World Autism Month 2023: Development of eModule on Basics of Autism and Best Practice for Support
- April 19, 2023
- Category: Blog External Affairs & Policy Postgraduate Training Professional Competence
Consultant Learning Disability Psychiatrists Dr Brian Fitzgerald and Dr Linda O’Rourke discuss the development of a College eModule on the basics of autism and best practice for supporting autistic patients.
The College of Psychiatrists of Ireland is developing an eModule for doctors to provide information on Autism, to help doctors recognise and understand what Autism is, and to provide information on how doctors may reasonably support Autistic patients they meet.
Donald Gray Triplett (born September 8, 1933) is an American man known for being the first person in the world to be diagnosed with autism. The diagnosis was made by psychiatrist Leo Kanner. Over the last 90 years or so, the concepts and ideas around Autism have greatly developed. Originally, Autism was very much a medical diagnosis, and a label put on people to describe pathology. It was, in short, something in need of treatment or a cure. In recent decades, the ownership of Autism has moved away from the language and considerations of pathology to being more embraced by those diagnosed with Autism, along with their families, carers and champions.
Autism affects people in different ways. There is a very broad spectrum of experiences, with some overlapping themes. Autism is thought to affect between 1 to 1.5% of the entire population.
Doctors may wonder why a condition that is now considered a difference rather than a disease or disorder would warrant medical attention at all, but Autism can be extremely restricting and disabling. That said, support often requires little more than being reasonable and fair, and therapies or drugs are not required in almost all circumstances. However, getting things wrong can be disastrous for an Autistic person.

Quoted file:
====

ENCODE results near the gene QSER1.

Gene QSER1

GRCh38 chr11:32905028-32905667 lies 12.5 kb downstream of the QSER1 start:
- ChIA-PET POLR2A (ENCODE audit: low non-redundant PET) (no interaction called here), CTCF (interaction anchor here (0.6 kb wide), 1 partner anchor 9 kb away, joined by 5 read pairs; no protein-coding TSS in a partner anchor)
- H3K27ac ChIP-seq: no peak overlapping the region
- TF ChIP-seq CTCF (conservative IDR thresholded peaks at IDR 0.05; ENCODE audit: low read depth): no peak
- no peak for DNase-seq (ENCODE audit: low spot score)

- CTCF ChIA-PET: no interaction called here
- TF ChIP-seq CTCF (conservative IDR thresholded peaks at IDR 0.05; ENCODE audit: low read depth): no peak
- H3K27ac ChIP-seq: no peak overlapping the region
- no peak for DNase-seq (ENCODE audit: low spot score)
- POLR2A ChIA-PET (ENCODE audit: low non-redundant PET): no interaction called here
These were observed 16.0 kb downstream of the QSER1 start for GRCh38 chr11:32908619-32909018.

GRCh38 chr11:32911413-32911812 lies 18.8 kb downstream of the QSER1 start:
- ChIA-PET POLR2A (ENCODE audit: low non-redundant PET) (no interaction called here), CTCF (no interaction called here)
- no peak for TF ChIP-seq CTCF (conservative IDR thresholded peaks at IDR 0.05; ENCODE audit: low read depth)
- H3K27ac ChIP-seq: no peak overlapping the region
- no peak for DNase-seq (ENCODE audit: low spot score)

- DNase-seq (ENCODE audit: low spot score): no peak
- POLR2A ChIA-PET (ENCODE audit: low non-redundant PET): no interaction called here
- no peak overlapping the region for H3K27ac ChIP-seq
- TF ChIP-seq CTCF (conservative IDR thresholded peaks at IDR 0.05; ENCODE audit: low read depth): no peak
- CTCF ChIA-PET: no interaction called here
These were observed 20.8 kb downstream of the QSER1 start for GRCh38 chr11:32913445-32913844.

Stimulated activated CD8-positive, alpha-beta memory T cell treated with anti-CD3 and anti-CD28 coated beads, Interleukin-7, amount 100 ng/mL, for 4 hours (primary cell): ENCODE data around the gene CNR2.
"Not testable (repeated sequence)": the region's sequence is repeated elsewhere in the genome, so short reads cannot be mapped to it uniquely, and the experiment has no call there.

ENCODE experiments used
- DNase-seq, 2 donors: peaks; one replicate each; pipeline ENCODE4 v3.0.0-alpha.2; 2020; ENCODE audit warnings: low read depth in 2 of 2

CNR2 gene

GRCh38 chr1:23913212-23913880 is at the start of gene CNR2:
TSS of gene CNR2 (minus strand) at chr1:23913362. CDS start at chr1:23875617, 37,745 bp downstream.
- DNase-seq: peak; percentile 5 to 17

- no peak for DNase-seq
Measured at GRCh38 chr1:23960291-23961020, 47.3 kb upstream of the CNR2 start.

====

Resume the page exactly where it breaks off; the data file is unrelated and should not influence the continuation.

Doctors constantly engage with the public, so an awareness of what Autism is and how to be fair, reasonable and accommodating if one meets an Autistic person is required. As understanding of Autism has gradually become more mainstream, requests to be assessed and diagnosed have increased. Despite this growing understanding of Autism and the mainstreaming of an empowerment-led approach and outlook, many myths and damaging theories and interventions still exist.
Autistic people will present in any health setting, as a patient, member of staff, relative, etc. Some doctors may themselves be Autistic, or experience some or all traits of Autism. As such, adjustments need to be made in everyone’s best interest with the expectation that they will encounter an Autistic person, perhaps without even knowing or recognizing it. Despite how far we have come from a pathological model of understanding, there is still much to learn from Autistic people.
With all this in mind, the College of Psychiatrists of Ireland is developing an eModule for doctors in training to explain the basics of what Autism is and consensus ideas and best practice on how best to support the Autistic patients they meet.